By: Kyle Crippen
On the weekend of 29-30 August, 2015, I attended the Defensive Pistol Applications - Close Quarters/Vehicles class instructed by Adaptive Defense Concepts (ADC). I have been an NRA Instructor for Basic Pistol and Personnel Protection in the Home, as well as a Range Safety Officer for almost 3 years. All of my firearms training was either self-taught or with friends. Additionally, I have been a Rider Coach for the Motorcycle Safety Foundation for the past 15 years, and I was a Subject Matter Expert and Instructor while in the Navy. I note my experience as instructor to show I understand various training disciplines and methods.
I was at a Friends of the NRA dinner in March of 2015, and there was an under bed safe with a gift certificate for an ADC class in the silent auction area. I was already interested in the safe, so I did some quick internet research on ADC; the instructors and the classes available. The classes seemed interesting, and while looking around I met Mike Lake, one of the instructors at ADC. I found him engaging and very personable. I won the auction, helped the NRA, and walked away with the safe I wanted and a gift certificate for a class of my choice. Honestly, I did not have a particular reason to pick Defensive Pistol Application as my class; I picked this class because it was the only weekend I had available.
The class consisted of six other students, all with various shooting backgrounds, however I was the only student who hadn’t attended a class with ADC before. All of the students were very welcoming and friendly, I never felt like the “New Guy.” I hadn’t brought a magazine pouch and one of the other students offered me one of his spares without batting an eye. One student was shooting a .45 ACP, I was shooting a 40 S&W, the remaining were shooting 9MM. The capacity of my magazines helped a lot. Honestly, all the students were better shooters than me, but never once did they talk down to me. More importantly, they never tried to step in and coach, and as an instructor I can’t emphasize how important it is to allow the instructors to do the instruction. Day one was mostly working individually, day two was a lot of team work. I never had to ask someone to work with me, and everyone rotated with different members, it just flowed.
The instructors were Jeremy, Mike and Rowland. All of them were very professional. While Jeremy did most of the dry runs and live fire demonstration on day one, Mike did more on day two. However, at any time during the exercises both Mike and Jeremy would step in and help students, including redoing demonstrations. I have complete confidence that any of the instructors could instruct and demonstrate any of the exercises. Although Instructor Rowland didn’t demonstrate any exercises, he was constantly in the background observing the students and would step in to provide guidance and help with techniques. For example: I was behind on one exercise and Rowland stayed with me to offer different views and methods for the objective which helped immensely. All the instructors were open for questions and encouraged questions during breaks.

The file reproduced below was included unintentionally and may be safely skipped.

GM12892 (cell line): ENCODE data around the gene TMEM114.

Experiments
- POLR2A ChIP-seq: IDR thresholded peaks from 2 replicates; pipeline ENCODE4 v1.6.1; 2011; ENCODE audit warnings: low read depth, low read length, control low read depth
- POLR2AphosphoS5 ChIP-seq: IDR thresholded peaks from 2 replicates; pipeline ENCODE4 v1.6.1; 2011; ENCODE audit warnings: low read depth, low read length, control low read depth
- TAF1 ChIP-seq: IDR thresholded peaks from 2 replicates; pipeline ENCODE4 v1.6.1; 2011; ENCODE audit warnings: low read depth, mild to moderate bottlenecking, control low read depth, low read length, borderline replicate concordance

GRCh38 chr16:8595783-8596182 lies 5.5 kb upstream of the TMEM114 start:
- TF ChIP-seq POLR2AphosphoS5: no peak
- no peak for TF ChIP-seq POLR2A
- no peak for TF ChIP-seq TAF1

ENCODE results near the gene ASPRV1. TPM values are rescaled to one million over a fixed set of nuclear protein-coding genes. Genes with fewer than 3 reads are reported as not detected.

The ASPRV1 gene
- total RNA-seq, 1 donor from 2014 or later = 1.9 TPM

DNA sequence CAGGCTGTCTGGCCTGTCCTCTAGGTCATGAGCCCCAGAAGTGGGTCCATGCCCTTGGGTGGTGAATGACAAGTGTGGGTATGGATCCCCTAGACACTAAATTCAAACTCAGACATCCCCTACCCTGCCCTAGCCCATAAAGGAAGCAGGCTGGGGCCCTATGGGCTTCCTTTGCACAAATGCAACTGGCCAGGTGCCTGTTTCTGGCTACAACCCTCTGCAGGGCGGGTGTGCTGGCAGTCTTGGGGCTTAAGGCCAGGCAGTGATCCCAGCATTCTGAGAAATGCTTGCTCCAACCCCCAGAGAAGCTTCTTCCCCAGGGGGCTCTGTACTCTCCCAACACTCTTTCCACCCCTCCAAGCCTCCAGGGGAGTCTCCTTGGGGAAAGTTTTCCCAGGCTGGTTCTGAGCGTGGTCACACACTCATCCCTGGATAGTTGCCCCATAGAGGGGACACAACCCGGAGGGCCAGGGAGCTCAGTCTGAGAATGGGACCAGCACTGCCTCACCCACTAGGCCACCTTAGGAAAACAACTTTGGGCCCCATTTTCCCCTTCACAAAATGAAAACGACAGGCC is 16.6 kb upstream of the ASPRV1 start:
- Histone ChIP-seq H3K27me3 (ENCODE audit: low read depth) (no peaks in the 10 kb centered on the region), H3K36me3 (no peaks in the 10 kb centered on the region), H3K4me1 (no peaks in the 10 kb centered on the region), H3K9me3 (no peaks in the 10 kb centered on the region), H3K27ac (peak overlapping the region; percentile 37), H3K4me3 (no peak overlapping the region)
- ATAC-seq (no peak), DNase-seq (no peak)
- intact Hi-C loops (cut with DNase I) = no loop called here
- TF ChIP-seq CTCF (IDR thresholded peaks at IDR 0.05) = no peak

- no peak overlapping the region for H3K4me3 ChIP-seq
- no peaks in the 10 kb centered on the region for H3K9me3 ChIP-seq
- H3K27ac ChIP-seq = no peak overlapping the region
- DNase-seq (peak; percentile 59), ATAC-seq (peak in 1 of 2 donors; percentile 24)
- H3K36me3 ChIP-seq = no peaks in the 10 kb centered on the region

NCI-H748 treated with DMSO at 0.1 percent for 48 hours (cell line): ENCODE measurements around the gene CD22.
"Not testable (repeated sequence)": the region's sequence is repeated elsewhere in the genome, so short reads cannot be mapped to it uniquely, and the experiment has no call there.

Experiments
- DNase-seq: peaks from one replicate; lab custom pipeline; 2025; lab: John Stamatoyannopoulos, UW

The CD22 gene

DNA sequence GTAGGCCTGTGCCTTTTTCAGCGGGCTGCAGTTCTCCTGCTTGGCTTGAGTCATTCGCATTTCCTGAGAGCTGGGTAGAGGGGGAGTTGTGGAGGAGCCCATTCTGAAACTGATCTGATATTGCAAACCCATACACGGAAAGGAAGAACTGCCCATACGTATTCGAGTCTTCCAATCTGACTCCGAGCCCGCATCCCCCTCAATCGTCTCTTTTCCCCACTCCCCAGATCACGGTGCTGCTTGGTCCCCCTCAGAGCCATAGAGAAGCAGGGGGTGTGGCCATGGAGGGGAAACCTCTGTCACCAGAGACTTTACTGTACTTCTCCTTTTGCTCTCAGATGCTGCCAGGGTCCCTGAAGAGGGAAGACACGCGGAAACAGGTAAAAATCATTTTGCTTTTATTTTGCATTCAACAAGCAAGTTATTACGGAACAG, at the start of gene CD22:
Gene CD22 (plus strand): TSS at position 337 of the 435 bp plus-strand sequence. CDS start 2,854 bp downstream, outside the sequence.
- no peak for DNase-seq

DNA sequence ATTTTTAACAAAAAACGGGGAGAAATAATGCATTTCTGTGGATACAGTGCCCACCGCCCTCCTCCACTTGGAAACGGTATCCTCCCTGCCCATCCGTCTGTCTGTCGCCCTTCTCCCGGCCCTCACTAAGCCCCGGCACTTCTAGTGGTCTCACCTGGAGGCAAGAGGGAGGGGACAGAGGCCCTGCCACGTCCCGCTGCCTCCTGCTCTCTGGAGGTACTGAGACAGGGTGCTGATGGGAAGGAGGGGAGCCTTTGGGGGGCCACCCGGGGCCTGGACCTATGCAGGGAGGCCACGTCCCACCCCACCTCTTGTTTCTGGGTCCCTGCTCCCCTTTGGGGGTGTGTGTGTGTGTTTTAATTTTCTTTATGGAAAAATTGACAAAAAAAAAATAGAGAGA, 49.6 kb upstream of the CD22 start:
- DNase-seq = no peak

This was not an NRA-style class by any means. I shot about 750 rounds between both days, at least 500 of those from the holster, and 80% of the time required at least one magazine change. One exercise (that was a dry fire only) was about maintaining control of your firearm in close quarters, if your attacker was able to have their hands your firearm.
Firing inside and around vehicles was eye opening, and examining how I egress from my vehicle was enlightening. I’m now trying to develop muscle memory for unbuckling the same way every time, so that it will not be something I will have to think about in an emergency. The use of cover and concealment in and around vehicles was also enlightening, as a few students (including me) learned how bullets follow flat surfaces of cars, like hoods, and lift gates of mini vans. The training vehicle we started with gave us the opportunity to live fire while inside a vehicle; shooting outside the driver’s window and out of the back lift gate. We also got practice egressing to use the vehicle for cover and concealment. These drills were run as team exercises. After this, we moved on to using our own vehicles, which was a little nerve wracking, however no one had a personal vehicle mishap. ADC also set up a ballistic test to show how bullets react with windshields, and it was a great opportunity to see how everyone's personal defense rounds held up after going through the safety glass, as well as how the trajectory changed upon impact with the glass.
This class was great, and I would recommend it for proficient shooters. As a student it opened my eyes on simple things that changed the big picture. I look forward to taking more classes from ADC, and I’m hoping to take this class again with a Navy friend from Texas. As an Instructor and Rider Coach it gave me a chance to be a student again. I haven’t had an instructor give me the feeling they were as confident in themselves, their course, and their students in a long time.